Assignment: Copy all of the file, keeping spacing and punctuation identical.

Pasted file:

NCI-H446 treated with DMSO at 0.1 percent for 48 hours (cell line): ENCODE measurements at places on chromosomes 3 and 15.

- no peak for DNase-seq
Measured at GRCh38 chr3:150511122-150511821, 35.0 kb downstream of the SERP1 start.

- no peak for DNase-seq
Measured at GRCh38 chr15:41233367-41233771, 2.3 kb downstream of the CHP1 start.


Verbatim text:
NCI-H446 treated with DMSO at 0.1 percent for 48 hours (cell line): ENCODE measurements at places on chromosomes 3 and 15.

- no peak for DNase-seq
Measured at GRCh38 chr3:150511122-150511821, 35.0 kb downstream of the SERP1 start.

- no peak for DNase-seq
Measured at GRCh38 chr15:41233367-41233771, 2.3 kb downstream of the CHP1 start.